St. Peter Claver
Peter Claver (1580-1654) — The “Apostle of the Negroes” who gave his life to the conversion of the slaves brought to the New World.
Born near Barcelona, Spain, he was the son of a farmer. After studying at the University of Barcelona, he entered the Society of Jesus at Tarragona in 1602. Sent to study at Majorca, he came under the influence of St. Alphonsus Rodríguez, who convinced him to embark on missionary labors in the New World.
In 1610, he reached Cartagena, in modern Colombia, where he found vast numbers of West African slaves who had been brought to the Americas to work in the Spanish colonies. Their plight was so frightful and the conditions of their slavery so inhumane that Peter pledged himself to be “the slave of the negroes forever.”
His remaining years were spent on behalf of the slaves, and he endured humiliations and resistance from local officials and members of Spanish colonial society. Regularly, he rowed out to the crowded, disease-ridden slave ships to bring food and solace to the afflicted slaves. He also defended their rights as human beings. It is estimated that he baptized as many as three hundred thousand Africans.
Beatified in 1850 by Blessed Pope Pius IX (r. 1846-1878), he was canonized on February 15, 1888, by Pope Leo XIII (r. 1878-1903); in 1896 he was named patron of Catholic missions among the blacks.
Feast day: September 9
(d. first century) — Apostle, also called Levi, or Matthew the Levite. He was probably born in Galilee and worked as a tax collector at Capernaum (Mt 9:9-13) when Christ called him to follow him (Mk 2:14; Lk 5:27-32). Matthew was the author of the first Gospel, written between 60 and 90. It was probably in Hebraic or in Aramaic in its original form. Some scholars believe Matthew was in Antioch, Syria, when he wrote the Gospel. This apostle preached in Jerusalem and then went to Ethiopia, where he was martyred in Persia (modern Iran) or in Ethiopia. Matthew provides a telling portrait of Christ in his Gospel, including his genealogy, ministry, Passion, and Resurrection. The entire work is designed to provide a true recognition of Christ as the Messiah. Matthew is represented in liturgical art by an angel holding a lance, a coin, a pen, or a money box.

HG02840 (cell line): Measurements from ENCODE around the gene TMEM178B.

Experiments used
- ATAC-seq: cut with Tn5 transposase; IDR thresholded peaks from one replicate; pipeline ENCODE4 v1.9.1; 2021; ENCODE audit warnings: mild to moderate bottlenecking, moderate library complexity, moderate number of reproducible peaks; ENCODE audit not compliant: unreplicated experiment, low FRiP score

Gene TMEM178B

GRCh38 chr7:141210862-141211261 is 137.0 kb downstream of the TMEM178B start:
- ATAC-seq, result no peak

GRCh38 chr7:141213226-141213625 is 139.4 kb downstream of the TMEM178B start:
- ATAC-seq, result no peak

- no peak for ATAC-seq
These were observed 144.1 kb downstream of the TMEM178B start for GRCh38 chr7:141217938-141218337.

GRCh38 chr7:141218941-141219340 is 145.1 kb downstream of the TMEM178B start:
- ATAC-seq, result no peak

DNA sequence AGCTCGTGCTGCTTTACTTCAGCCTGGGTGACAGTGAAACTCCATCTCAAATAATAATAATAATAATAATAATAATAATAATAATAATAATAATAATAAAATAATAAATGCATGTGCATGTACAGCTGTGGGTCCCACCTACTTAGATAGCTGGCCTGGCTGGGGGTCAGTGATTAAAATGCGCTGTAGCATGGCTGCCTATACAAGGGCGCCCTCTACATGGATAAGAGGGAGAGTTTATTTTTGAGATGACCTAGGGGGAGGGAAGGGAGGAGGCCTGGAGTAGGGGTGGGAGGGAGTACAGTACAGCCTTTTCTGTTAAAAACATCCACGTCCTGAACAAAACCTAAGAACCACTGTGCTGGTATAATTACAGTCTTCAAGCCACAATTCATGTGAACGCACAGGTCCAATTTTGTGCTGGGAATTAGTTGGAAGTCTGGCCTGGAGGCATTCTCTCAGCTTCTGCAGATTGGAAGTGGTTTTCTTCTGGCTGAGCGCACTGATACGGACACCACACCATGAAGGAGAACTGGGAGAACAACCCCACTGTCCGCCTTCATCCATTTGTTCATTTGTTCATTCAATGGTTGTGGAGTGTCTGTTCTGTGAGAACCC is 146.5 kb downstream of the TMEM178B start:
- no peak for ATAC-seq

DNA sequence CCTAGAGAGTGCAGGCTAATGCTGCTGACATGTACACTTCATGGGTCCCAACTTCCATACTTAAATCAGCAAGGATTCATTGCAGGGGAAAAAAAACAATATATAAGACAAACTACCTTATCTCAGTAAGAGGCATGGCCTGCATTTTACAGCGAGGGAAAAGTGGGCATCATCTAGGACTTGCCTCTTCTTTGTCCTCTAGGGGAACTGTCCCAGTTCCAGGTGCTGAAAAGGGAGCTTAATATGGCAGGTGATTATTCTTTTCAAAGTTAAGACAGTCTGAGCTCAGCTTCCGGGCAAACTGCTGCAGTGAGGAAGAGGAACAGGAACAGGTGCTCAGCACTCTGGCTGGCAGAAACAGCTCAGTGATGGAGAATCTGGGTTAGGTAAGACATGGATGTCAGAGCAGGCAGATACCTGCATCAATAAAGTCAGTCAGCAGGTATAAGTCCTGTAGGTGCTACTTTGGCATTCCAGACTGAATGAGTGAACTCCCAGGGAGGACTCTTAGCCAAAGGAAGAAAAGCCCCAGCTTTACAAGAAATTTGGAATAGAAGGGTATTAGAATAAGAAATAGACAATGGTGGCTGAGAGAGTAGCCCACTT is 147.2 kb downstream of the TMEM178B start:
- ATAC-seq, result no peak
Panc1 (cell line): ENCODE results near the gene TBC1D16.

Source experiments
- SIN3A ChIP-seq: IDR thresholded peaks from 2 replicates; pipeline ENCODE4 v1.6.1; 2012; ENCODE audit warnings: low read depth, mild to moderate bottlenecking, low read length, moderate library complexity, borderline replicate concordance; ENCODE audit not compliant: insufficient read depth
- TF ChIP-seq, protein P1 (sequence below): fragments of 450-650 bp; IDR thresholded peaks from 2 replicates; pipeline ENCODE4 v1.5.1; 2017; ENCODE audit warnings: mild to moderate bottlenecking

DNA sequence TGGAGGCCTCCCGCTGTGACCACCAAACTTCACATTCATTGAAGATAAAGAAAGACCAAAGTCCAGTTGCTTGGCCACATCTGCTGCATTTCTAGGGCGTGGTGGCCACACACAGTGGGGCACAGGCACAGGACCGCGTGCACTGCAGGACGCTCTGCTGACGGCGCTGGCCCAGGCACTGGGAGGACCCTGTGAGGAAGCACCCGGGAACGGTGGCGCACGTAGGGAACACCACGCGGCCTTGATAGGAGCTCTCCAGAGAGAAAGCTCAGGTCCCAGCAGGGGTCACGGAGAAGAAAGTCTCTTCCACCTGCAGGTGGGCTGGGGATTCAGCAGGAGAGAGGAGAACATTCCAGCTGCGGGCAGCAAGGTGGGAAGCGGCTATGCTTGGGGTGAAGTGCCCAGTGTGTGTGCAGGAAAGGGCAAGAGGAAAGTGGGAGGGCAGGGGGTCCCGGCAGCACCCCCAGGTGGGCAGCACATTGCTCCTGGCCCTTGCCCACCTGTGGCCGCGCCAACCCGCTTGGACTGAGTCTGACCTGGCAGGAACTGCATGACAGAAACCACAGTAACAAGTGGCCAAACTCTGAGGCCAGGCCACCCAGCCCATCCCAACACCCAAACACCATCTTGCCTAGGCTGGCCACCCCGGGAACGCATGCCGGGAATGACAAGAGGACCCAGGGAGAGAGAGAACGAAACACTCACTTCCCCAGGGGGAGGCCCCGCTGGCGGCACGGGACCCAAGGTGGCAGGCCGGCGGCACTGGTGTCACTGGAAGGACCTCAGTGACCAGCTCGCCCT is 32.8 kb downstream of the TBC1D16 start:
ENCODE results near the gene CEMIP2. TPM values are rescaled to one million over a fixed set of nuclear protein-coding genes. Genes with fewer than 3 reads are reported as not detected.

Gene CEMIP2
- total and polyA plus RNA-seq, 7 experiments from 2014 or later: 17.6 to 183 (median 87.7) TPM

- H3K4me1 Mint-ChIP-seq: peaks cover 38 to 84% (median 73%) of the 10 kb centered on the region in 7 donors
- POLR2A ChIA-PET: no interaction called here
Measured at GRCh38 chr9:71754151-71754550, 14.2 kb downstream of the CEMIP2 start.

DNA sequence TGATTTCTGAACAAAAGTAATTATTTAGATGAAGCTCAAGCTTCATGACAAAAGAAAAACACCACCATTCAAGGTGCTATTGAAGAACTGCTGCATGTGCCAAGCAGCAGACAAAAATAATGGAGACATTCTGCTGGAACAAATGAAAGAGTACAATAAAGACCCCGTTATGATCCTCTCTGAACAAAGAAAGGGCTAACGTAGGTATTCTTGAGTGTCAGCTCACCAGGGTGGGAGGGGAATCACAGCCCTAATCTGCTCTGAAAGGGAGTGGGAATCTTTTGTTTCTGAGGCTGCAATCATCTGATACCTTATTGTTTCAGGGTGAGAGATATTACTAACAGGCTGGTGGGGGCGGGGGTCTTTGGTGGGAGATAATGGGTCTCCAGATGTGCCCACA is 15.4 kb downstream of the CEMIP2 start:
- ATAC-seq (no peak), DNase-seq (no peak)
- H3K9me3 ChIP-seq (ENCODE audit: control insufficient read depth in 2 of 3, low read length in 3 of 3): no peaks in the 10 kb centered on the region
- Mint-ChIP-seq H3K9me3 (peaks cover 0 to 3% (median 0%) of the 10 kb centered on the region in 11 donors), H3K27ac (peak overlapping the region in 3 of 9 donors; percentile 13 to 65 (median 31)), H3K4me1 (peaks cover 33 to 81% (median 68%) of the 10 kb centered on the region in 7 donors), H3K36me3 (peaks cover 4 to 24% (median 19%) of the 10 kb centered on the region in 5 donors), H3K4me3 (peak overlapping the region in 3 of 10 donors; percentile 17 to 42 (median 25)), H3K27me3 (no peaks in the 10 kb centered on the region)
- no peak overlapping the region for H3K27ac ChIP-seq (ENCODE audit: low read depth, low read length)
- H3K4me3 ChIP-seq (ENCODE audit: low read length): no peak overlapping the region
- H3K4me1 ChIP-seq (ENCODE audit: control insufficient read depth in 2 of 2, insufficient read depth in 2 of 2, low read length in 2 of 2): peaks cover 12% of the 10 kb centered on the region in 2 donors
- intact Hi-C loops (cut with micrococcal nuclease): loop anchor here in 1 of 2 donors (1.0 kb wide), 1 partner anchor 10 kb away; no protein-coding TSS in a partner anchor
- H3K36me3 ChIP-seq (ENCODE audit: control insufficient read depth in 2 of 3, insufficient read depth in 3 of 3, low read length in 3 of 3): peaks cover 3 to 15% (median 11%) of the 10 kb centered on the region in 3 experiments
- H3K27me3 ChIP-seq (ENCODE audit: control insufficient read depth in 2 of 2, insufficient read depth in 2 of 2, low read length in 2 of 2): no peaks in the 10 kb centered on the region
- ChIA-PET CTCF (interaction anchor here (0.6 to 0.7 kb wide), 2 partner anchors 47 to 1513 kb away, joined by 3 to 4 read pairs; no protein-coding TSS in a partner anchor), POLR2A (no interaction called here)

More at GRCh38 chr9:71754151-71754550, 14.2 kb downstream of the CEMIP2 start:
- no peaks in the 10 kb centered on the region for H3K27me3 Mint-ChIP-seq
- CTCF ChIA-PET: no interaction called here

Feast day: September 21
St. Vincent de Paul
(c. 1580-1660) —Founder of the Lazarist Fathers and Sisters of Charity and one of the greatest French saints. A native of Ranquine, Gascony, France, he was the son of a peasant farmer. After studies under the Franciscans at Dax, he received ordination in 1600 and made further studies at the University of Toulouse. Five years later (in 1605) he was traveling by sea when his ship was captured by Barbary pirates and he was taken into slavery. After two hard years in captivity, he escaped, going to Rome and then reaching Paris, France, in 1609. There he came under the influence of Cardinal Pierre de Berulle. At his urging, Vincent gave himself completely to the life of charitable works and first distinguished himself in the parish of Clichy. In 1613, he was named to the household of the powerful nobleman, the Comte de Gondi, and spent much of his time on the galleys of which the count was the commanding admiral. Vincent sought to end the terrible suffering of the rowers.
Upon returning to Paris, he continued to devote his energies to the poor, establishing confraternities of men and women to organize aid for the poor and the large numbers of sick. Essential to his efforts were the donations made by wealthy noblewomen who made possible the founding of hospitals and an orphanage. In 1625, in Paris, Vincent founded the Congregation of the Missions, called the Lazarites or Vincentians, a society of priests charged with missionary efforts, the training of clergy, and preaching among the country people. In 1633, with St. Louise de Marillac (f.d. April 28), he founded the Sisters of Charity, the first congregation of women to care for the sick and poor outside of the convent. During Vincent’s life, the Vincentians increased in number and spread across the world. In 1643, Vincent was named to the Council of Conscience of Queen Anne of Austria, regent for King Louis XIV (r. 1643-1715). He was responsible for organizing relief during the bitter wars of the Fronde, which troubled France from 1648-1653. Throughout his long years of service to the poor, Vincent stood as the conscience of the kingdom. But he recognized that he faced opposition from the wealthy of the time who found it easier to forget the poor and from the poor themselves who lacked appreciation and whom Vincent called hard taskmasters. He died in Paris on September 27 and was canonized by Pope Clement XII (r. 1730-1740) in 1737.
Feast day: September 27